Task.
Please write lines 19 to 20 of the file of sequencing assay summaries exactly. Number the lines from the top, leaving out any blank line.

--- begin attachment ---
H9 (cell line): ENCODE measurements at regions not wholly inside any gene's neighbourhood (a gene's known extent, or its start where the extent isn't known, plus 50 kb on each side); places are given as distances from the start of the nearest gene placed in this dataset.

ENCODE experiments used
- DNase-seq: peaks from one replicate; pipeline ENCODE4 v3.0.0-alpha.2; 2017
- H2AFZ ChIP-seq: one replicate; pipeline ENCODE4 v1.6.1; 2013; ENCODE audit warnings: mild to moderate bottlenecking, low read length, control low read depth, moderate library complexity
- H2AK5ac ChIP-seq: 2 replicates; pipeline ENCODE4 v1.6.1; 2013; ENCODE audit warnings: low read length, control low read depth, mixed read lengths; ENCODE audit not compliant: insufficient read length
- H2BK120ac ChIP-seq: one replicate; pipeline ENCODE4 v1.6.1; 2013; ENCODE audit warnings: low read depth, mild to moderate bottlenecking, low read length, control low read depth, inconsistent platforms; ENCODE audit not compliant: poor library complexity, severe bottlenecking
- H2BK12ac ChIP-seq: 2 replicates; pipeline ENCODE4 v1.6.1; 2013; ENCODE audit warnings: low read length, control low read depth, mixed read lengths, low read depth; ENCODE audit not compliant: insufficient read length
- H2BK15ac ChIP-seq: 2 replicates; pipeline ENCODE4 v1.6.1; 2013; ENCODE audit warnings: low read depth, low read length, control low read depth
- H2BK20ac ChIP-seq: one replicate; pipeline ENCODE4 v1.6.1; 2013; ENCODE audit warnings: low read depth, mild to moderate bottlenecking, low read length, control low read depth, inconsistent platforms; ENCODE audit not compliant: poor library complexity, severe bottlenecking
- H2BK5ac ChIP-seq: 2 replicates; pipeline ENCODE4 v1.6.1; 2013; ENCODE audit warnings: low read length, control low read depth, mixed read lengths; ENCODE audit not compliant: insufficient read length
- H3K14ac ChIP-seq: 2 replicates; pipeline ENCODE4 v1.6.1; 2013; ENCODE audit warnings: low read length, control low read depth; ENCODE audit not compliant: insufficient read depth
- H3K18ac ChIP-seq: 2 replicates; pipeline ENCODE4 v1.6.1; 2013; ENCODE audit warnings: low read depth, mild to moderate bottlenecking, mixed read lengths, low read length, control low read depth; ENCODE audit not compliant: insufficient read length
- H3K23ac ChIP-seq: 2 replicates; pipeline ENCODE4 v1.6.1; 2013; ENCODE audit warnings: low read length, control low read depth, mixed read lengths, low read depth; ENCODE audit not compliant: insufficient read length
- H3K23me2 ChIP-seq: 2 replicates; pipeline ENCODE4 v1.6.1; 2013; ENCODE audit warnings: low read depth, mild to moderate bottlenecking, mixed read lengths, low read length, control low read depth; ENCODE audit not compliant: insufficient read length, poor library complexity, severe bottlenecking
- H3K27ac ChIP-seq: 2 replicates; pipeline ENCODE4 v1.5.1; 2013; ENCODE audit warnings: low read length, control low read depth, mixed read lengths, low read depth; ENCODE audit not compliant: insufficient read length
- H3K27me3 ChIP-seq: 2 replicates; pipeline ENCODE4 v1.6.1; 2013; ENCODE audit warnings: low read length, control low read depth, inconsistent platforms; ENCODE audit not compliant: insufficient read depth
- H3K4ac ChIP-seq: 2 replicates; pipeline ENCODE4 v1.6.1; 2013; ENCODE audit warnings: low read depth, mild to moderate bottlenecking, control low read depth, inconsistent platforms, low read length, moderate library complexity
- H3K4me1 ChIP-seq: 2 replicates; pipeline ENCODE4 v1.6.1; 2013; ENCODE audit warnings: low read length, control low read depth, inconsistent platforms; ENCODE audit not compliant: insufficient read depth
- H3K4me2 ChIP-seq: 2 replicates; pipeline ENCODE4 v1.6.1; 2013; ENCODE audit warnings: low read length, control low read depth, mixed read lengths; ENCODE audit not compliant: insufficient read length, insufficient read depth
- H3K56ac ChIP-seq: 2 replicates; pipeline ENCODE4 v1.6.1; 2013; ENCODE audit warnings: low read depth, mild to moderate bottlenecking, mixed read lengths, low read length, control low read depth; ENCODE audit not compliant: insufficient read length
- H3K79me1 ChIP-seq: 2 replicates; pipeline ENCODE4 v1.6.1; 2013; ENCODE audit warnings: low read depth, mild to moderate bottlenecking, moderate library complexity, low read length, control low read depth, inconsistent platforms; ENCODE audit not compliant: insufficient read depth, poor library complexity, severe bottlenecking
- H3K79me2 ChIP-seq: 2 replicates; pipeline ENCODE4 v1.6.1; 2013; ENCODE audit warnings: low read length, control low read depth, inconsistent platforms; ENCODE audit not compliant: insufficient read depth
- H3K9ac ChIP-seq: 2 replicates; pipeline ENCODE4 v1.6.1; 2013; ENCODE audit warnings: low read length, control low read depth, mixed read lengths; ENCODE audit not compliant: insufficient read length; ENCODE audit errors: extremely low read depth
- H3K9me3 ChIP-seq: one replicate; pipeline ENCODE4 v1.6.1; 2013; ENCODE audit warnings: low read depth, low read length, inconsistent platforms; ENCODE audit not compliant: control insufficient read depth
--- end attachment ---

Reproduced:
- H3K4me2 ChIP-seq: 2 replicates; pipeline ENCODE4 v1.6.1; 2013; ENCODE audit warnings: low read length, control low read depth, mixed read lengths; ENCODE audit not compliant: insufficient read length, insufficient read depth
- H3K56ac ChIP-seq: 2 replicates; pipeline ENCODE4 v1.6.1; 2013; ENCODE audit warnings: low read depth, mild to moderate bottlenecking, mixed read lengths, low read length, control low read depth; ENCODE audit not compliant: insufficient read length